Thursday, May 16, 2013

How To: Kombucha Tea

See the new scoby forming on top??
Most everybody has heard of probiotics these days, but many people have no idea you can actually culture them yourself in your very own kitchen.  One way to do so is by making kombucha, a fermented, fizzy drink that has a slight kind of an apple cider taste to it.  It can also be cultured longer for it to turn into vinegar & can then be used in your recipes that call for vinegar or apple cider vinegar.  Good stuff with so many uses!!

I have been making my own for some time now... I have tried some other recipes out & have come to find a routine that works for me... feel free to tweak it to meet YOUR needs as well.  I'd love to hear from you how you like it & what changes, if any, you made to the recipe!!

You CAN use a smaller jar, but will obviously need to figure out the right ratio of starter, to water, to tea, to sugar for a smaller batch. 

-    -   1 gallon glass jar (plastic & ceramic can leech toxins from them into the kombucha drink) – you can use a smaller jar, just use less tea,  sugar, & starter – you can use the same size scoby and the new one will be the size of the smaller jar, if you use a smaller jar; I use an old pickle jar
-    -  3 qts filtered water (no fluoride & no chlorine especially)
-    -  1 ½ c sugar (some recipes call for less sugar, but I find it just won’t work right if I use less, as much as I’d like to use less sugar)
-    -   4 tea bags or 2 T. loose tea (decaf okay, no herb/flavored/or fruit tea)- some say organic is okay, some say not as they claim claim organic tea will cause it to mold- I personally think the issue is not letting the tea cool enough before putting it in the jar… if it is cool, it should not mold... I had 2 batches mold (2 different times, some months apart) & both times I was too antsy & didn't let it cool long enough
-    -    1 scoby culture 
-    -    6 -12 oz starter (per gallon jar… so if using a smaller jar you can use less, of course) -- if you use more starter the faster it will ferment & I am all about faster!! 


1.       boil 1 qt water until rapidly boiling (lid on) – save the other 2 qts for another step
2.       stir in 1 ½ c sugar until completely dissolved
3.       turn off stove 
4.       add 4 tea bags & leave to steep w/lid on for 20-30 mins (longer is okay if you forget about it, but ideally not for more than 2 ½ -3 hours)
5.       remove tea bags & allow to cool for 2 ½ - 3 hours (if you steeped for 20-30 mins… if you left it steep longer, don’t let it steep & cool off for a total of more than approx 3 ½ hours or you risk it molding – advice varies on that, but I like to be cautious)
6.       add cooled sweet tea to glass jar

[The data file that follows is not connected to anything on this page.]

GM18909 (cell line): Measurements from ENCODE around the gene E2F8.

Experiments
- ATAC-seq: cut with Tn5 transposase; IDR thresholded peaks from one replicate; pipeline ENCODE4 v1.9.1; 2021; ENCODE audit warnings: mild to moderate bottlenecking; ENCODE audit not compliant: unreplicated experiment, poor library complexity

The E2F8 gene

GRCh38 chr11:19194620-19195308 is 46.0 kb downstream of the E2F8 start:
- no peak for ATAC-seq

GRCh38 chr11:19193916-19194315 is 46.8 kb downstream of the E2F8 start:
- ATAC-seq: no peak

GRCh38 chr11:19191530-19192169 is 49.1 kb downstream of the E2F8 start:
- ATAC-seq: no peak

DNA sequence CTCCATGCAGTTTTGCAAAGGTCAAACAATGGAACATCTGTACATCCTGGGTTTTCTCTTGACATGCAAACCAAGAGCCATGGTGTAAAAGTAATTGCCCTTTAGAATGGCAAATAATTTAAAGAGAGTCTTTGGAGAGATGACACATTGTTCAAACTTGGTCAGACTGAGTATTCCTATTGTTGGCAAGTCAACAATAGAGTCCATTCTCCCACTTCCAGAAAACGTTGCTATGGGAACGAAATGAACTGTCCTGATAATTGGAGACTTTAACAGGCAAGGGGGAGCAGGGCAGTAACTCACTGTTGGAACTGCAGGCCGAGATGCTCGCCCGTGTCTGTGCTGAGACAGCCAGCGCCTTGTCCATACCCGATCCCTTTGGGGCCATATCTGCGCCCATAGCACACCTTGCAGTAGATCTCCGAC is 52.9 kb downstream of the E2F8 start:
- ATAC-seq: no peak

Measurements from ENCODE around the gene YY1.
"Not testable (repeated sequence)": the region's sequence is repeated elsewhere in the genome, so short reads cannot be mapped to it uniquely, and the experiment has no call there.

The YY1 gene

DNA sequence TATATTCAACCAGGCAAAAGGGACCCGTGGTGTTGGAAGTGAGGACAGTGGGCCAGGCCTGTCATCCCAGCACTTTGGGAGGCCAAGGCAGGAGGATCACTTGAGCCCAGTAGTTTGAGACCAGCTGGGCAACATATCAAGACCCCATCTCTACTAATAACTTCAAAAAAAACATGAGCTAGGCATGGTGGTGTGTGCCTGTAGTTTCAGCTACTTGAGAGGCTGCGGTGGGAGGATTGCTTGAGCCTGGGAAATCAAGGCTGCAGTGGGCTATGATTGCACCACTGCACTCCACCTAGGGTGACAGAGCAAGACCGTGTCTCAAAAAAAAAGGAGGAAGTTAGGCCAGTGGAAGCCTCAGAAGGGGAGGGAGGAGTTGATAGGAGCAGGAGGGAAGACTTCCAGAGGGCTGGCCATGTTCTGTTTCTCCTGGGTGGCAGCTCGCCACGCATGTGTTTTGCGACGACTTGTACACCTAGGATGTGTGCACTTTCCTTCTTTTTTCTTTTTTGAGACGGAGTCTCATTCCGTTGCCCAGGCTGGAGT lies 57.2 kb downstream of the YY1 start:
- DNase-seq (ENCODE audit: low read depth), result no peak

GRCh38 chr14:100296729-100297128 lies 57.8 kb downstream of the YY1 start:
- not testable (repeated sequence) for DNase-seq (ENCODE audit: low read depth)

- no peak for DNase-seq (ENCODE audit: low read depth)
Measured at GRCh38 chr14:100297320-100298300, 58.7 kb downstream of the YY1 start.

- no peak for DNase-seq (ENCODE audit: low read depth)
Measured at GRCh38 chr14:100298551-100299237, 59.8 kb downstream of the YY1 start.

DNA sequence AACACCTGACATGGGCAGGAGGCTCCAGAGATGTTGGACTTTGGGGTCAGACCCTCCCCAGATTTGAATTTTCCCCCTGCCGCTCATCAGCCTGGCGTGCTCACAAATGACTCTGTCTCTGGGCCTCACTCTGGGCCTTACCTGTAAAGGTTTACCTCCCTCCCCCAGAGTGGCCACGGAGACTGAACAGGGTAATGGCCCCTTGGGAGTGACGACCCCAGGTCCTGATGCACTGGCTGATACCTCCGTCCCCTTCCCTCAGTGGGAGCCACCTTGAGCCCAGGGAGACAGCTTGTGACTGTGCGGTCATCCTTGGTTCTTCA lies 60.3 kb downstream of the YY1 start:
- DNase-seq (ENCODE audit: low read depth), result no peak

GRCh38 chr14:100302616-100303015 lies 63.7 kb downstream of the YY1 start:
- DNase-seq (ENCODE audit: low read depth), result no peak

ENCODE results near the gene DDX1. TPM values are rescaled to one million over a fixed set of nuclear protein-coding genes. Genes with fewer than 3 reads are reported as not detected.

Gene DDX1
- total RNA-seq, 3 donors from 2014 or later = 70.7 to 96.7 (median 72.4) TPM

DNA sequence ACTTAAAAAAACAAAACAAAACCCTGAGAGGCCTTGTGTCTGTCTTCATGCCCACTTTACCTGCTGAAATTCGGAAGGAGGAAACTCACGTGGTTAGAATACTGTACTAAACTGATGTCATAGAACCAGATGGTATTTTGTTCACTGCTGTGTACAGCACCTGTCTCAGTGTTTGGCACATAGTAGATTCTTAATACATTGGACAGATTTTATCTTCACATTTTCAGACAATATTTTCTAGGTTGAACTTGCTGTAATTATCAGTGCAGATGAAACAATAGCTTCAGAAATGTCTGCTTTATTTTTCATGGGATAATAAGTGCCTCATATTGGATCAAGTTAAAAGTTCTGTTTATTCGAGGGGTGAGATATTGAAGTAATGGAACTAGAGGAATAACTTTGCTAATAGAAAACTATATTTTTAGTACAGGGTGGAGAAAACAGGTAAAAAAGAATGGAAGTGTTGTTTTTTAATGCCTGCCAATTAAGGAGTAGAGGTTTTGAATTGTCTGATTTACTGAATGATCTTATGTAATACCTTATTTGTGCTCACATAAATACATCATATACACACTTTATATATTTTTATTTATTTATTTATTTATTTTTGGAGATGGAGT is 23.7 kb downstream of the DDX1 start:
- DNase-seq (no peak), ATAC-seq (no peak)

7.       add 2 more qts of room temp water
8.       add 6 oz starter
9.       add culture
10.   cover w/a coffee filter or thin piece of fabric, secured by a rubber band around the neck
11.   place in a warm, dim/dark place for approx 7-14 days – the warmer the place, the faster it will brew (start tasting after 5-7 days & every 1-2 days thereafter to check for the right taste you like… I brew until about 12-14 days until it gets fizzy & a bit tart, but that may take longer w/your 1st brew or 2 until the culture adjusts to your water & brewing environment--- a dim/dark place is a must to keep the culture alive—I keep mine in a pantry that is opened several times a day, so complete darkness is not a must)

When completed to your liking, pour into glass jars & store in fridge (it stops the fermentation process).  Do NOT store on counter or pressure can build as it continues to ferment & you risk explosion of the jars.  Be sure to reserve 6 oz of your brew for your next batch.  Use the culture from the TOP layer to start your next batch (you can use the one underneath too, but the top one is freshest), & you can even do a double batch using the other culture, just be sure to save 6-12 oz of kombucha for the next batch you want to brew (remember to save some from every batch for each successive brew following... so you brew a batch & then save 6-12 oz., then you save 6-12oz from the next brew, & so on).

You can compost any extra cultures, sell them, dehydrate them, give them away, store 1 or more in some sweet tea (no kombucha needed) in the fridge, or throw them away (GULP! LOL  I have thrown them away myself before I had a compost bin & didn’t know of anybody else to share them with before I found out how many people on Freecycle are crazy about them too! LOL).  I advise you to keep at least 1 extra one in the fridge as a back-up.

I found it is pretty hard to kill your culture, so don’t worry too much!  Use CLEAN hands only to handle the culture & while making the brew.  NO metal utensils (I do use a very fine, mesh metal strainer to strain my brew when complete & have not had any issues… it never touches the actual culture).  

Have YOU ever had kombucha tea??  If so, did you buy it or make it??  Around here they sell small bottle of kombucha tea for $4-5... yes, PER BOTTLE!!  Do you take probiotics or eat any certain foods/drinks known to contain probiotics (yogurt, milk kefir, water kefir, etc.)??  Do you think you will try making your own kombucha tea??